I have a 4 year old Husky/Shepherd (70lbs) mix I adopted as a pup. I've had great success in training him and teaching him tricks, as he is highly food motivated.

However, there has been one obstacle I can't quite master: treating his car anxiety.

When we are riding in the car, he starts visibly trembling, making alarmed high-pitched whines/barks, and pacing rapidly between the window and the drivers seat. He often puts his head on my shoulder or attempts to stand on the center console between the driver and passenger seats.

Not only is this a safety concern while I am driving (as it is distracting and impairs my vision), but it also makes me feel bad to see him so distressed.

I've tried using a 'dog seatbelt' to keep him from pacing/climbing up front, but this often results in him retaliating and causes even more distraction. Additionally, I do not want to drug my dog into being asleep for car travel.

Is there anything else I'm able to do, or is medicating my dog the only option for transporting us both safely?


1 Answer 1


Have you tried any counter conditioning or desensitization training? If not, those are viable options here.

You'll want to first identify when your dog begins to feel anxious. Is it when you start driving, when you grab your car keys, when you turn the car on, or at some other point? Once you identify that moment, go back one step and start training there. So, if your dog starts to feel/act anxious when you start the car you'd want to begin training with the car off or maybe even outside the car to be safe. For this example, I'll assume your dog is fine until he gets into the car and give you a basic protocol to follow from there.

  1. Get a bunch of high value treats (stuff like cheese or fresh cooked meat, these treats should basically be the best thing your dog can imagine).
  2. Go through the motions as though you're going to take him for a car ride - put your shoes on, grab your keys, etc. and start to walk outside.
  3. As you're walking towards the car, give him a treat, then another, and another one. Also tell him he's a good boy and pet him.
  4. Go right up to the car and again treat and praise. If he looks anxious at all or at any point stops taking the treats then stop moving towards the car and go do something else.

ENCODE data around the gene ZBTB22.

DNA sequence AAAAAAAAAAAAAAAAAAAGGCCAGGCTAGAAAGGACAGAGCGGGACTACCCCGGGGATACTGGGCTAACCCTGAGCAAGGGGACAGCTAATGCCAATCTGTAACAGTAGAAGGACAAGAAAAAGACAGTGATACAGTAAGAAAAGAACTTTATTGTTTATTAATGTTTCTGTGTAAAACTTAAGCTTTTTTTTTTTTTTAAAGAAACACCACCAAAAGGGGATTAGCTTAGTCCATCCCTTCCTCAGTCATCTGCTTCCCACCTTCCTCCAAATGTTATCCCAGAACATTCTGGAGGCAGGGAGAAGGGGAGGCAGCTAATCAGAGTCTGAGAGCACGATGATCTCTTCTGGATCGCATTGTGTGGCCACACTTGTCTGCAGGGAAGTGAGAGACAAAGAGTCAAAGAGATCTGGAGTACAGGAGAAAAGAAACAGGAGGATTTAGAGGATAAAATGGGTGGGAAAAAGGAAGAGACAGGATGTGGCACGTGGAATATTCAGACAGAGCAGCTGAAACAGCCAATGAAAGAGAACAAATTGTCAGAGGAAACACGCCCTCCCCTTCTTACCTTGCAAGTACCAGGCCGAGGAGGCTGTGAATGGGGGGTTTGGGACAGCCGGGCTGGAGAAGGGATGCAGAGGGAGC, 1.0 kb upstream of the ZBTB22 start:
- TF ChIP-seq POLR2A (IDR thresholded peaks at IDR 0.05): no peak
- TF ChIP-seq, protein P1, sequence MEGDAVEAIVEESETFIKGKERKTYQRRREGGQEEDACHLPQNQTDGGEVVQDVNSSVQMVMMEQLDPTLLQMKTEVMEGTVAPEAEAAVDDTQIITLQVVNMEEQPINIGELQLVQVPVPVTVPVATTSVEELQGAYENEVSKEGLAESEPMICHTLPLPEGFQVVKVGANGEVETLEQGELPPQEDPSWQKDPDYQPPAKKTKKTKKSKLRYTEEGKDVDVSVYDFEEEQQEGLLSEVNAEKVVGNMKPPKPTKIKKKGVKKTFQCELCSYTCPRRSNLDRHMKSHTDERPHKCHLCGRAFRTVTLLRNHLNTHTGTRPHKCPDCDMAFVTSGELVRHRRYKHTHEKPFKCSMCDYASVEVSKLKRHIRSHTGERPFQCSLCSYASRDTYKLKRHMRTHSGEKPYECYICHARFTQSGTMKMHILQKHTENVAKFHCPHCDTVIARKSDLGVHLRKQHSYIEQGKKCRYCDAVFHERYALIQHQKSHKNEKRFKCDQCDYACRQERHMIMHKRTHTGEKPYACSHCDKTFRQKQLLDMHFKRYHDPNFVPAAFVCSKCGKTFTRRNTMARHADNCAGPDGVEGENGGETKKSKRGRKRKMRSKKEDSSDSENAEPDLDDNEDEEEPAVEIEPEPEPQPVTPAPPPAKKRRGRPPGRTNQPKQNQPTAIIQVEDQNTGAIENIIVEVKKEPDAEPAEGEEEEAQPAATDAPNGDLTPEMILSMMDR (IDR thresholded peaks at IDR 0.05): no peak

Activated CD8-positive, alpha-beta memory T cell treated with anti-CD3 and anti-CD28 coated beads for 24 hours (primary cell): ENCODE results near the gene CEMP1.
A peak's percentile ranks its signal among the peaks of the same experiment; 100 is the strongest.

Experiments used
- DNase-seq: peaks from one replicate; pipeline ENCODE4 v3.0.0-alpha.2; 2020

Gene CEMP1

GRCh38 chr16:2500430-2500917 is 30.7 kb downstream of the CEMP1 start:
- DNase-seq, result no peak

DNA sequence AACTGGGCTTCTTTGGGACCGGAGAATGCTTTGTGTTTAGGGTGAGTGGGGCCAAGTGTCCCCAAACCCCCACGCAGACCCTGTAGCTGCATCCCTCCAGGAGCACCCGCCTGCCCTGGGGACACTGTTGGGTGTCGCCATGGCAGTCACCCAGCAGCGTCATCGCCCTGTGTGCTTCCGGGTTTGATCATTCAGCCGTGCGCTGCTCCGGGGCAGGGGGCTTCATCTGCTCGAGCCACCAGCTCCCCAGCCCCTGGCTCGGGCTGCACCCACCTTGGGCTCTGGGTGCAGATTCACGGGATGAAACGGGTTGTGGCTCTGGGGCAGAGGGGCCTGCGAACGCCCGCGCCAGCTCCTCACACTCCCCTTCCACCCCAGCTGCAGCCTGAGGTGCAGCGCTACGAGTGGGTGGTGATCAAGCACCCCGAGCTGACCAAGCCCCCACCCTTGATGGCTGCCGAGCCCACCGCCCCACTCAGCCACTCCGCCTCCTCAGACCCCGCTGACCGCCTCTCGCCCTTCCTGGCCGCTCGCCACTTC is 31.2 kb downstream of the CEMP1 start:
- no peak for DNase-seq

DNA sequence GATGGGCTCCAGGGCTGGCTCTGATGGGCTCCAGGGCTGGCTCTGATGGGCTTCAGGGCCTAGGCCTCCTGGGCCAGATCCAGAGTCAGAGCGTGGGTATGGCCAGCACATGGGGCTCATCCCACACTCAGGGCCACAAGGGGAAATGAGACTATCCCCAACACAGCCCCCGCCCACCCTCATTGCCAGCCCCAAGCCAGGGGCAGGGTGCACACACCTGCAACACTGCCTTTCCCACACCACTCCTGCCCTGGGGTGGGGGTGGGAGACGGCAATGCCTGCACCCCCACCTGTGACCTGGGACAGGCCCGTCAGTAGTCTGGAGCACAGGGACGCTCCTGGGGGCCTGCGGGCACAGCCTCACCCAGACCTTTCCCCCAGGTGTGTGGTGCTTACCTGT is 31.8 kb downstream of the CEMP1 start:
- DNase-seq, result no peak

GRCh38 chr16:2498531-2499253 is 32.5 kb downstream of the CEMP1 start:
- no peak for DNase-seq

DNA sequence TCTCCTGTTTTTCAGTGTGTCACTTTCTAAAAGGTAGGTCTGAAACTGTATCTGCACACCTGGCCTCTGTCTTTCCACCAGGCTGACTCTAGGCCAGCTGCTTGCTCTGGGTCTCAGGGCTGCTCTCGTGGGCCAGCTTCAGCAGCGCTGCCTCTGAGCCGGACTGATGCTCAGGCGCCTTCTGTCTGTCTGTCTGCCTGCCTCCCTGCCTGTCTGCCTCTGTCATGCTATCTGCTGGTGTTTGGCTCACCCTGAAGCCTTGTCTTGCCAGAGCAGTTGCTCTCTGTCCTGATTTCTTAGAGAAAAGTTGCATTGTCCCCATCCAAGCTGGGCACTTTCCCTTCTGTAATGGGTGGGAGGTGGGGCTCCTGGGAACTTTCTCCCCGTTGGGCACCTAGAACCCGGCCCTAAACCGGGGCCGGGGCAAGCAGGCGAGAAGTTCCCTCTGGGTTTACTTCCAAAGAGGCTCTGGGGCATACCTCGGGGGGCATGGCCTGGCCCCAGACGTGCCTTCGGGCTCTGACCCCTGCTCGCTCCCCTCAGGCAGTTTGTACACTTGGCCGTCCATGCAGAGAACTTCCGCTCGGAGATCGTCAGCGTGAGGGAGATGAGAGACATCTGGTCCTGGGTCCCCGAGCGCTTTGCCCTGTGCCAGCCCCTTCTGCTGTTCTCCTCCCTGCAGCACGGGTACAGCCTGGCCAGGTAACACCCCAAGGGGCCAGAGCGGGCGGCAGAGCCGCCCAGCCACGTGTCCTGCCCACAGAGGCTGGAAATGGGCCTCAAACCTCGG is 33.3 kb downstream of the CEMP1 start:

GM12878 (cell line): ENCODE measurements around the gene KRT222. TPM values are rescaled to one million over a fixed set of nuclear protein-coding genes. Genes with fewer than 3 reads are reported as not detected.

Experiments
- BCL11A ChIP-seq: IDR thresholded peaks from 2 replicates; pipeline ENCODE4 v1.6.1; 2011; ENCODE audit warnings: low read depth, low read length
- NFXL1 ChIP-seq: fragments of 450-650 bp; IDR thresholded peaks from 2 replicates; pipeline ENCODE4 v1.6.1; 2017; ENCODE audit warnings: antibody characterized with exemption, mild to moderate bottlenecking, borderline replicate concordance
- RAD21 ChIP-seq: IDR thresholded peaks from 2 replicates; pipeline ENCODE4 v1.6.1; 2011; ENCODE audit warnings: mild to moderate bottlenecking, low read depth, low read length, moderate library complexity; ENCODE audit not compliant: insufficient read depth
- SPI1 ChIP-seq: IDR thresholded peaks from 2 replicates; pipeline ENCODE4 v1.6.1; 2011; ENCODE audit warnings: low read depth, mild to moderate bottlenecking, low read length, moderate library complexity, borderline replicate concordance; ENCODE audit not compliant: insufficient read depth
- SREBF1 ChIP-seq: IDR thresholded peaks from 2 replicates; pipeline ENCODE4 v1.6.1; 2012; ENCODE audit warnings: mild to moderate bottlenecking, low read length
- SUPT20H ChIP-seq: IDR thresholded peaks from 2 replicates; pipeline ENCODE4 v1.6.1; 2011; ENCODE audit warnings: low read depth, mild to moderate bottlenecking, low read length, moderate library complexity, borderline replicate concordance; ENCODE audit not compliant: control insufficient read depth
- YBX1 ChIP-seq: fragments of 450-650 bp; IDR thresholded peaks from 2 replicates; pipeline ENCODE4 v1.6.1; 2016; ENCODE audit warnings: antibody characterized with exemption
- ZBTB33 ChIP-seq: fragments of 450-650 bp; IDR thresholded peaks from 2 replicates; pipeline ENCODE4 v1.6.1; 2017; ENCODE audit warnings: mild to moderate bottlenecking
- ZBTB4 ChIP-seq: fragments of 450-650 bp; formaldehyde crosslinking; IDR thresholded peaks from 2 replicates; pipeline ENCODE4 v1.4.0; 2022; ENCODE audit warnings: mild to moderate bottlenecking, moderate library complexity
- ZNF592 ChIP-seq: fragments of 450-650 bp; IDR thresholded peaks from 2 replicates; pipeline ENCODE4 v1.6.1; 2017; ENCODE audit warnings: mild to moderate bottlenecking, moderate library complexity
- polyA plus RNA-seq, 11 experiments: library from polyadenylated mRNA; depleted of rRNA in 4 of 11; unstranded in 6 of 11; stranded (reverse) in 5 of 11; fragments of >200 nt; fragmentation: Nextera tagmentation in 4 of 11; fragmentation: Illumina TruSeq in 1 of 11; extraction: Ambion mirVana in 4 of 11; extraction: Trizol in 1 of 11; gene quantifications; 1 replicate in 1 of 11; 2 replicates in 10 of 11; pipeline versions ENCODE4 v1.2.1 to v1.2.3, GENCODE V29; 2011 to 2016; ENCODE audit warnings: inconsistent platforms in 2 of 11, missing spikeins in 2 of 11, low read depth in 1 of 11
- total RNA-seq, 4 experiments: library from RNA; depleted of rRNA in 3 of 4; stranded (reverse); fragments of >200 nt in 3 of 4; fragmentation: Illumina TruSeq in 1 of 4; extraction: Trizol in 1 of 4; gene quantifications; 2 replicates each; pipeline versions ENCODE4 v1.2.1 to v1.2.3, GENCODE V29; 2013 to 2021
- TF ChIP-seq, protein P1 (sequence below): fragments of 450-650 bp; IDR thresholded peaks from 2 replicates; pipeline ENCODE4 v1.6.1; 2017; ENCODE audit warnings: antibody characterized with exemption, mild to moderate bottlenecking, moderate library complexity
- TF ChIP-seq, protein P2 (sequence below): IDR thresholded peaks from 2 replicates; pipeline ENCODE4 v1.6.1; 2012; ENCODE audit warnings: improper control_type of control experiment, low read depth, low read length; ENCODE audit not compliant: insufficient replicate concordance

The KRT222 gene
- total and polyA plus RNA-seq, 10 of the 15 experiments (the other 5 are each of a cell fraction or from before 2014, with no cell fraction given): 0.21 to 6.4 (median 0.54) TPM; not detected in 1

The point here is to not push your dog over the edge. You want the training to be a positive experience where he comes away thinking that car equals treats and petting.

Rinse and repeat until your dog no longer shows any signs of anxiety when going up to the car. Once you have had a few successful times of no anxiety near the car you can open the door. Don't ask him to get in, but treat and praise like crazy if he does.

Take small baby steps in this training. Open the car door, then have him get in with the door open, then move on to closing the door, then turning the car on. All the while if he ever seems anxious at any point back up a step in the training.

While you don't need to medicate your dog, the training might go quicker if you're able to either avoid bringing him in the car for the near future (until he's not as anxious anymore) or you're able to artificially (with medication) calm him down during car rides. Again, not necessary but may make the process go quicker. Of course, I don't know your dog so you should talk about any medication with your vet and if you feel being in over your head there's no shame in talking to a local dog trainer experienced in positive reinforcement training.

If your dog gets anxious before he even sees the car, like if he's anxious when you pick your keys up, you can use a similar protocol. Using the keys example, you'll want to pick your keys up randomly throughout the day, but then don't go to the car. Pick up your keys and then go sit on the couch and read, or pick up your keys and just move them to a table or something. Basically you want to break the association of keys being equal to something bad being about to happen and teach your dog that picking up your keys is just a weird thing humans do sometimes and it's nothing to worry about.

  • Thanks for this advice. I will definitely be analyzing deeper into exactly when my dog starts to act anxious. As it stands, it truly seems like everything is normal until maybe ~3-5 minutes of driving. I can't really give him treats while I'm driving, so do you think it'd be effective to maybe drive around the block and then stop and give him a treat, or should I maybe recruit a friend to reward him during the driving?
    – Jess K.
    Nov 16, 2017 at 19:40
  • @JessK. If you have a friend who's up for being your helper that would be best, but if not you can always give him a really good thing to chew on like a raw bones or something that would definitely take more than 3 minutes to finish. Then you could start driving, but pull over before he starts to show signs of anxiety. Even just drive once around the block while he chews on the bone and then go home. You can build up to 2 blocks, then 3, then 5, and so on.
    – LMGagne
    Nov 16, 2017 at 21:58

Your Answer

By clicking “Post Your Answer”, you agree to our terms of service and acknowledge you have read our privacy policy.

Not the answer you're looking for? Browse other questions tagged or ask your own question.